Thursday, March 21, 2013, 11:35 am PT (02:35 pm ET)
Eric Schmidt hints Apple is blocking iOS Google Now, but Google hasn't submitted app [ux2]Asked whether iPhone and iPad users could expect to see Google's predictive search feature, Google Now, appearing on their devices, Google chairman Eric Schmidt insinuated that the company had already submitted such an app for Apple approval, but Apple has since indicated that the app has in fact not been submitted [updated].
Update: After Schmidt's comments began to gain attention, Apple provided a statement to CNet revealing that a rumored Google Now iOS application has not been submitted for App Store review.
Update 2: CNet has confirmed Schmidt's statement was false, reporting that a Google representative said, "Yes, I can confirm for you: We have not submitted Google Now to Apple's App Store."
In a lengthy interview at Google's Big Tent Summit, Schmidt was asked whether Apple had a problem with Google Now and declined to comment. When it came to when Google Now might show up on iOS, Schmidt hinted that the issue was out of Google's hands.
"You'll need to discuss that with Apple," Schmidt said. "Apple has a policy of approving or disapproving apps that are submitted into its store, and some of the apps we make they approve, and some of them they don't."
A predictive search feature that debuted on Android with the release of version 4.1 Jelly Bean, Google Now displays information that the system believes will be relevant to a user. Initially, the system featured integration with sports scores, weather forecasts, and stock market information, but it has expanded since its introduction to include information like flight reminders and possible events of interest.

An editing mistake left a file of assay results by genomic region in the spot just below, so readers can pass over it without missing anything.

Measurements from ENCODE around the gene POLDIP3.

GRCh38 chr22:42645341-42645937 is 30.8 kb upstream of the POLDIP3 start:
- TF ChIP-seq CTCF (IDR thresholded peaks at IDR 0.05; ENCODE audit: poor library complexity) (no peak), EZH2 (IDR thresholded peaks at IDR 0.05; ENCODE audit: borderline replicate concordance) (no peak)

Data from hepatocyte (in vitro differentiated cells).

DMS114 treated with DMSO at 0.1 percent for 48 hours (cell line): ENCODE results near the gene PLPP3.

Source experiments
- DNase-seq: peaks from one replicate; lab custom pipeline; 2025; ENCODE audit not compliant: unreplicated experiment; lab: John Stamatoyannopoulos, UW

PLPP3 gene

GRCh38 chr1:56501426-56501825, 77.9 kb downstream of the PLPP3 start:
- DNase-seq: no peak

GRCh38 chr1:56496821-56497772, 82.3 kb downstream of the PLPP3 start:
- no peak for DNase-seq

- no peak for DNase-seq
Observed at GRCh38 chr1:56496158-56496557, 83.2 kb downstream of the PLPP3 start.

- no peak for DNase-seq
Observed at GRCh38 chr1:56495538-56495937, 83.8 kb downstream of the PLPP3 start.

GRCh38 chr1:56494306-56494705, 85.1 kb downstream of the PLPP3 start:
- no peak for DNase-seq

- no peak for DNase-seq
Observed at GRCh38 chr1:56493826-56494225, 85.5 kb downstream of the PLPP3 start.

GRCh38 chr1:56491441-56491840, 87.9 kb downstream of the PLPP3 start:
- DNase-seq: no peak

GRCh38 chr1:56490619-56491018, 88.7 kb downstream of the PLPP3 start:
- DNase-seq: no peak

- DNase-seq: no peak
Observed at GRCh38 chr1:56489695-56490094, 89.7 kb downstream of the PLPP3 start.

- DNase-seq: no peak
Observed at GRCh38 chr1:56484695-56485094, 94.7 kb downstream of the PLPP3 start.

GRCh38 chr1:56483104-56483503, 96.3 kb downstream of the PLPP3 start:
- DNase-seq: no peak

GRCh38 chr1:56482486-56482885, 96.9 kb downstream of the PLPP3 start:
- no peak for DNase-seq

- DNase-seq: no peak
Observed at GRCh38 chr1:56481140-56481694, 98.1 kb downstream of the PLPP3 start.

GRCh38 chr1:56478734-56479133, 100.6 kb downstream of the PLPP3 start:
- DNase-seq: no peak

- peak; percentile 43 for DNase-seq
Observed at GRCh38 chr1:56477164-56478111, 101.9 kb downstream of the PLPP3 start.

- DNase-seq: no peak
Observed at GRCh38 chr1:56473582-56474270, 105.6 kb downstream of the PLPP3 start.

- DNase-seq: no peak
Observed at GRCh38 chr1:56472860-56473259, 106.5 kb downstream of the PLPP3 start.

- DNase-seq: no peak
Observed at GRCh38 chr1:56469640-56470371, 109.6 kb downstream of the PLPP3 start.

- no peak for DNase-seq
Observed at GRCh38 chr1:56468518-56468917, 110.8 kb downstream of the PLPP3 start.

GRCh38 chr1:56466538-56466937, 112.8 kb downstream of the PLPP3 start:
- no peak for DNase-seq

Google is thought to be bringing the system to its Chrome web browser, and an alleged promotional video leaked in mid-March, showing the system running on iOS.
Later in the interview, Schmidt had some kind words to say regarding Apple, calling the iPhone maker "a tremendous technology innovator" right before turning around and recommending a Samsung tablet over the iPad as more scalable and more secure.
Schmidt was asked whether he preferred Amazon or Apple. After saying that, due to his time as a member of Apple's board, he had a soft spot for the company, Schmidt praised the Cupertino company for its leadership position in technology.
"Apple will continue to be a tremendous technology innovator and build beautiful products," Schmidt said, "regardless of the market share of the products, and that's a great strength."
He went on to reveal that he has both an iPad mini and an iPad, but that he prefers the full-size iPad because the mini is, to him, too small. The Google exec pivoted, though, to tout a competing product from one of Google's partners.
"But you know, frankly, if you take a look at the Samsung 10-inch tablet, the Nexus 10," Schmidt segued quickly, "more apps, more scalable, more secure."
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